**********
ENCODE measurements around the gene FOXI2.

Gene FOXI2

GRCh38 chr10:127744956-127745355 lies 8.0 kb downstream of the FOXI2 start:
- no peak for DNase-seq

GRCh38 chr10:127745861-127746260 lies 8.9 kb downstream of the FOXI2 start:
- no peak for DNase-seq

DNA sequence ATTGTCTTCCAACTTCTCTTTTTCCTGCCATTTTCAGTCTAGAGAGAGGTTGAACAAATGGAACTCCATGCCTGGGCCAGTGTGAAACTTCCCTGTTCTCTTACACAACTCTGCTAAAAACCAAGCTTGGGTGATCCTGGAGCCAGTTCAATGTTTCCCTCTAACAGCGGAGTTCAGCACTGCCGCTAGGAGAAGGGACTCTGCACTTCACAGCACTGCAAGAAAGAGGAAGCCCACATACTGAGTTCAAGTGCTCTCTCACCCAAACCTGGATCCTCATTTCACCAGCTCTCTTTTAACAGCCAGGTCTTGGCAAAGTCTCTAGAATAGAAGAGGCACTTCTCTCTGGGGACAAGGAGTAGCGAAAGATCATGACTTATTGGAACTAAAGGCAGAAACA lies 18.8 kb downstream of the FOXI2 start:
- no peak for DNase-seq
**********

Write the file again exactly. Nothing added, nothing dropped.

ENCODE measurements around the gene FOXI2.

Gene FOXI2

GRCh38 chr10:127744956-127745355 lies 8.0 kb downstream of the FOXI2 start:
- no peak for DNase-seq

GRCh38 chr10:127745861-127746260 lies 8.9 kb downstream of the FOXI2 start:
- no peak for DNase-seq

DNA sequence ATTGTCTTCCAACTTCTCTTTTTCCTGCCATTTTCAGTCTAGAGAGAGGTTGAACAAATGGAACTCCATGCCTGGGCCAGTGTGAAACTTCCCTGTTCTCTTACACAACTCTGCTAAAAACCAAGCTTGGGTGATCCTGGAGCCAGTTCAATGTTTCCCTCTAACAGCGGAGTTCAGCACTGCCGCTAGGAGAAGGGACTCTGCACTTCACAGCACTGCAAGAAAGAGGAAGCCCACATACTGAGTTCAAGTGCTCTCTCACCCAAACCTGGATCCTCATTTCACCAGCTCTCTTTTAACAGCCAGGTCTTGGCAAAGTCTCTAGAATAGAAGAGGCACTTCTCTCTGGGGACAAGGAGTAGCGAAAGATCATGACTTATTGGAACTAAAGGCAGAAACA lies 18.8 kb downstream of the FOXI2 start:
- no peak for DNase-seq